NEW YORK (Reuters) - The dollar rebounded on Friday but still recorded its biggest weekly slide since 1985 as the Federal Reserve’s plans to buy long-term government debt stoked fear about the erosion of the U.S. currency.
The Fed shocked financial markets this week when it said it would buy some $1 trillion of government and mortgage-backed debt in a bid to cut interest rates and kick-start lending.
Anticipating an oversupply of dollars, traders sold the greenback broadly. The euro hit a two-month high above $1.37 en route to its biggest daily gain since its 1999 launch.
The dollar clawed back some of its losses on Friday, but against a basket of currencies.DXY it still notched its biggest weekly plunge since the 1985 Plaza Accord, when major economies agreed to a formal depreciation of the greenback.
“I think we will look back at this week and see it as seminal one because the Fed changed the way markets perceive monetary policy and the dollar,” said Mike Moran, senior currency strategist at Standard Chartered Bank in New York.
But while the dollar has taken a hit, he said a severe global recession will continue to hurt other countries and their currencies, too. “That means we’ll see a lower range for the dollar rather than a total meltdown, which is what the market is getting its head around today.”
The euro fell 0.7 percent on Friday to $1.3563, after hitting a peak of $1.3737 on Thursday, its highest level since early January. At current prices, the common currency was up more than 5 percent from last Friday’s $1.2922 close.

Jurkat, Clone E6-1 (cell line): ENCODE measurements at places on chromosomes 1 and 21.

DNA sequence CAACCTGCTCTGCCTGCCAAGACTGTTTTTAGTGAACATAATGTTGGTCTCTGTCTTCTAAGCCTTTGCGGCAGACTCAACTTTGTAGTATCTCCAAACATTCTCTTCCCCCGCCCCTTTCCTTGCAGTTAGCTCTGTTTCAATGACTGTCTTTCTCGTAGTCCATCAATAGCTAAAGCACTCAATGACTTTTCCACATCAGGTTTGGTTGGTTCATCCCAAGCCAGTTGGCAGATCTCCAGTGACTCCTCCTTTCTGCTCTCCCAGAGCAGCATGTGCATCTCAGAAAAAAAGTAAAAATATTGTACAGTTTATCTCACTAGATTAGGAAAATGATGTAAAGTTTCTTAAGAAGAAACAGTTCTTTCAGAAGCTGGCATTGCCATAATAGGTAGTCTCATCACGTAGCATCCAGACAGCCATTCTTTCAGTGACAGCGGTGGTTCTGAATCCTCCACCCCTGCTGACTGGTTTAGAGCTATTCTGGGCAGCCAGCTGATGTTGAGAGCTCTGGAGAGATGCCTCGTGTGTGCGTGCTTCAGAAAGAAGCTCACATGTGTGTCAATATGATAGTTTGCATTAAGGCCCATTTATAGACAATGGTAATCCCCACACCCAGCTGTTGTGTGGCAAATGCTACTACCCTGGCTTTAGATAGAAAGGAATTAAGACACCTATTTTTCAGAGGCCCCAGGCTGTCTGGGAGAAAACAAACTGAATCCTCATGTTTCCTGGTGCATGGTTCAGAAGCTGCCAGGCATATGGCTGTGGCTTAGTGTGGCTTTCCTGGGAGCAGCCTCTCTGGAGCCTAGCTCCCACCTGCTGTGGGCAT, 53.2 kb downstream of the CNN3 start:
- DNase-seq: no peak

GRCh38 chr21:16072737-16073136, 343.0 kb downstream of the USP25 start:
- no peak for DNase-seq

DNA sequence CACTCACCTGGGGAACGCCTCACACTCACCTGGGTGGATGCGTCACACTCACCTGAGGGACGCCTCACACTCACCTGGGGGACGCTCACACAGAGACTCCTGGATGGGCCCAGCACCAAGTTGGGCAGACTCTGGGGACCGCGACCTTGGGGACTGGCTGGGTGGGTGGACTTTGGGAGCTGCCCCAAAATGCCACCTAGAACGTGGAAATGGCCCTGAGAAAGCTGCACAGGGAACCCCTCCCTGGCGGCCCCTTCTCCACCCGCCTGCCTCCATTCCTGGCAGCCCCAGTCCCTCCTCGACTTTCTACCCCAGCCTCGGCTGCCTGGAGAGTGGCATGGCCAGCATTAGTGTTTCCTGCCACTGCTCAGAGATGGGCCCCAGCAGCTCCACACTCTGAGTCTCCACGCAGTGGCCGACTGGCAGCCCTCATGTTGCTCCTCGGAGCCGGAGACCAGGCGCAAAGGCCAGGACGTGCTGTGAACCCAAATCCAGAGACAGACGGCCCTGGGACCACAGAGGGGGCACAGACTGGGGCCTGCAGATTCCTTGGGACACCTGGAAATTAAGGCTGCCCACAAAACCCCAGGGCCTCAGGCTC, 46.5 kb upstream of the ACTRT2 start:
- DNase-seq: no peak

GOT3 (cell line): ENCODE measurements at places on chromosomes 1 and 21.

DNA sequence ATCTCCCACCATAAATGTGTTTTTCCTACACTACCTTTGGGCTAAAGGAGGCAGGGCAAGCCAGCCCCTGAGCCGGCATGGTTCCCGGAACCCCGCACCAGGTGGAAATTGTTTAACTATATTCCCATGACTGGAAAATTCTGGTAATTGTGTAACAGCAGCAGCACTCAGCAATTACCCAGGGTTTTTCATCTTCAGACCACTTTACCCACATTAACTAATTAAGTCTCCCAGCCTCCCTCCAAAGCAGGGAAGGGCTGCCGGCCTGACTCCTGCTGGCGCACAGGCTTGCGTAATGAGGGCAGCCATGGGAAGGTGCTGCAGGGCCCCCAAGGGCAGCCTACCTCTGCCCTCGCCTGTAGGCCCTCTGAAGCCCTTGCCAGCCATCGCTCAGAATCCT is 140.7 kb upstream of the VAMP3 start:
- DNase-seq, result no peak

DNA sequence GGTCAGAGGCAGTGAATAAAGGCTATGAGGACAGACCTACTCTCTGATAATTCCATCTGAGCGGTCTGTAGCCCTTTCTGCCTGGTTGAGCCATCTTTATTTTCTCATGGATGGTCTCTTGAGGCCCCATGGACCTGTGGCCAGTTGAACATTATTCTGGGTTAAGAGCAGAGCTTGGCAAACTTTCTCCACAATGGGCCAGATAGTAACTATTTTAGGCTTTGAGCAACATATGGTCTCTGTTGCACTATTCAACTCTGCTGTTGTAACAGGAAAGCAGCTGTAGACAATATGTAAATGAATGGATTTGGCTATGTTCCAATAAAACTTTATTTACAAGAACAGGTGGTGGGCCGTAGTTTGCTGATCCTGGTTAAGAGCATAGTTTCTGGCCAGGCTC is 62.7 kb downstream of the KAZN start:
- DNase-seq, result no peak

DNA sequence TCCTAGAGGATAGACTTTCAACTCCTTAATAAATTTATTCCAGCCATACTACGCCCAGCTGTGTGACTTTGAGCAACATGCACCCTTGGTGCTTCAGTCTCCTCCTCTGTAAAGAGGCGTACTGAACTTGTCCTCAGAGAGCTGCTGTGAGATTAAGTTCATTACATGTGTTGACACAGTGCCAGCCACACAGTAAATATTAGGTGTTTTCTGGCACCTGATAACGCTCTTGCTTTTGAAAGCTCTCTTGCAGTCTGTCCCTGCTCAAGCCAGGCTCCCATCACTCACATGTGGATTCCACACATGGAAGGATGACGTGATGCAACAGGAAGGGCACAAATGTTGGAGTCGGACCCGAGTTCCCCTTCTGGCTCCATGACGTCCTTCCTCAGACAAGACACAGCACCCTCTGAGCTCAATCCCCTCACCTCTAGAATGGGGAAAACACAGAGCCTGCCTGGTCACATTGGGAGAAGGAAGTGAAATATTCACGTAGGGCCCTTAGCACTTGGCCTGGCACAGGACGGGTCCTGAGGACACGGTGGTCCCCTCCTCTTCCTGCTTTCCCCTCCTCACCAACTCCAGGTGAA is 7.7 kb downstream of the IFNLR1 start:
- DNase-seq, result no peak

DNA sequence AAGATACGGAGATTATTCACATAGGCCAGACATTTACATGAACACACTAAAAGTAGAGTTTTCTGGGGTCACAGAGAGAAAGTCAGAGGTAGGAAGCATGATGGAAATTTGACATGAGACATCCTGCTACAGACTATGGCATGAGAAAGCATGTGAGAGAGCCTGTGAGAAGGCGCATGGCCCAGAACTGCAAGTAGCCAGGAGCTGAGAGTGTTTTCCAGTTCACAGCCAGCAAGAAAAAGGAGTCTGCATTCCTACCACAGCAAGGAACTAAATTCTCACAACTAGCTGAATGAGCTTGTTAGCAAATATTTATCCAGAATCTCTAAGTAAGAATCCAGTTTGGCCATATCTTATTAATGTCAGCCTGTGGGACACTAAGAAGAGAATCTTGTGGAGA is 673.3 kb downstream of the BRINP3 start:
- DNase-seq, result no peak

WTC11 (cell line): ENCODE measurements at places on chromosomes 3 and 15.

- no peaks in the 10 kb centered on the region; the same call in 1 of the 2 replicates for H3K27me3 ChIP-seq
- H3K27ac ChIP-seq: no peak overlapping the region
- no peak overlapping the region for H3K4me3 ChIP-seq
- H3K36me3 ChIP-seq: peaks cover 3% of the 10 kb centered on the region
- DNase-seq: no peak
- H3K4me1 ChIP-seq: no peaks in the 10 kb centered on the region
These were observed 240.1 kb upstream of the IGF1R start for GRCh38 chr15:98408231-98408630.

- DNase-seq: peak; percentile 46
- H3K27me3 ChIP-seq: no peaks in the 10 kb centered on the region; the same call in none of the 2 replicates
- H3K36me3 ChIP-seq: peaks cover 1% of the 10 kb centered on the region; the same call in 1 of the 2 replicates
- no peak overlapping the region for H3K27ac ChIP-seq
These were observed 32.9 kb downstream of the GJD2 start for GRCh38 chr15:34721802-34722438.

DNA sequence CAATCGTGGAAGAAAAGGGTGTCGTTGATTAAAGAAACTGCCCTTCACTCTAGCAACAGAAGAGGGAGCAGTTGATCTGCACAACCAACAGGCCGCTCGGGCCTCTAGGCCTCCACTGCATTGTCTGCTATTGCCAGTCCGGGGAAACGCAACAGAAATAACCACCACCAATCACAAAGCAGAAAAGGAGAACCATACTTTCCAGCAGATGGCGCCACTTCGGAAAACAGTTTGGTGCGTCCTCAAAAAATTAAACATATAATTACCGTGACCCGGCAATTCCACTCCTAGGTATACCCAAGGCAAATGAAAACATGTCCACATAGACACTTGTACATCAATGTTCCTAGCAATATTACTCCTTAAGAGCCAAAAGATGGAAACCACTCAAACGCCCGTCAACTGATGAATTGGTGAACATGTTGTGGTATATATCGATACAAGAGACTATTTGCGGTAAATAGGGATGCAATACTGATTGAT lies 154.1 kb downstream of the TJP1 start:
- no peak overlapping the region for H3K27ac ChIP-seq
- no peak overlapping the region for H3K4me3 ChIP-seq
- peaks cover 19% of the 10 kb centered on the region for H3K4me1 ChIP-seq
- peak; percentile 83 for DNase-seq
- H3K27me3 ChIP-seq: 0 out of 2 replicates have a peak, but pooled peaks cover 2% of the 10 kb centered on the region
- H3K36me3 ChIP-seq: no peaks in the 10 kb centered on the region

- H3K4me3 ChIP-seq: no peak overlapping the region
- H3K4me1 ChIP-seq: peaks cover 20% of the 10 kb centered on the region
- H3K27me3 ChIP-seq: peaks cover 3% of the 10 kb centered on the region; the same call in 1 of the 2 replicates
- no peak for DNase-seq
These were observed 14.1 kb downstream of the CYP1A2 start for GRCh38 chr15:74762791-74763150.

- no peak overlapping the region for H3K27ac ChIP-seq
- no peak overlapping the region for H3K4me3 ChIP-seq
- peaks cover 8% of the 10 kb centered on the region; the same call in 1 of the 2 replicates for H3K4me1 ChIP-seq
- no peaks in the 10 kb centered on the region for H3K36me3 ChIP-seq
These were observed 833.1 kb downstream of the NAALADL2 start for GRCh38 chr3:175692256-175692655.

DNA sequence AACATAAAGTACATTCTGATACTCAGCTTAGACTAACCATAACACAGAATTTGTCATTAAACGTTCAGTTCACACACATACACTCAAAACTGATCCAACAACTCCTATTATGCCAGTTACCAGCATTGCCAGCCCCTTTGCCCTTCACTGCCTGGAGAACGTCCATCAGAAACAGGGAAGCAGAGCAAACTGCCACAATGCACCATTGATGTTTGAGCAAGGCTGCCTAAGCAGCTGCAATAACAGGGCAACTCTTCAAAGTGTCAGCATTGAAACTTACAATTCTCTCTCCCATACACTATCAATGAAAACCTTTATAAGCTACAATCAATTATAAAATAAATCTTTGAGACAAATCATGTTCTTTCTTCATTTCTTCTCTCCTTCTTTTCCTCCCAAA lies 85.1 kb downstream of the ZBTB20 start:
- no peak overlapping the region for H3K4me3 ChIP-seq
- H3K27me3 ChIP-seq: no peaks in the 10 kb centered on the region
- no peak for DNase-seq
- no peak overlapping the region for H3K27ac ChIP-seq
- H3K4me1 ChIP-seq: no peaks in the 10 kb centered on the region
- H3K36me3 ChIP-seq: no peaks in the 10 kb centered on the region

Data showing euro zone industrial output fell in January for a fifth straight month underscored the economy’s woes and chipped away at the euro’s recent gains.
The dollar was up 1.5 percent at 95.87 yen but down 2.2 percent on the week, while sterling fell 0.5 percent to $1.4439 but ended the week 3.4 percent firmer.
Moran said a weaker dollar will cause headaches for other economies, including in Asia and Europe, as it lifts the value of their currencies in a recession and raises deflation risks.
That is what the Fed and central banks in Britain, Japan and Switzerland are seeking to avoid by cutting interest rates to zero and flooding their economies with money.
The Swiss National Bank even entered currency markets last week to sell the franc. When it drifted higher again this week against the dollar and euro after the Fed’s move, SNB President Jean-Pierre Roth knocked it down on Friday, saying deflation risks make it important to keep the franc from appreciating.
All of this, analysts said, puts pressure on the European Central Bank, which still has interest rates at 1.5 percent.
Strategists at UBS said the euro’s rise this week amounts to “an effective tightening of monetary policy” and threatens euro zone companies’ overseas earnings.
“We believe the ECB will need to shift its rhetoric as soon as possible,” they wrote in a research note, adding they expect the central bank to cut euro zone rates to 1 percent in April.
In the days ahead, though, the euro may add to this week’s gains, particularly if stock markets can resume a recent rally that ran out of steam on Friday.
Boris Schlossberg, head of currency research at GFT Forex in New York, said the euro may rise above $1.40 next week.
Jessica Hoversen, a fixed-income and currency analyst at MF Global, Ltd, in Chicago, said: “We are not convinced that the dollar selling is over.”
Additional reporting by Vivianne Rodrigues; editing by Leslie Adler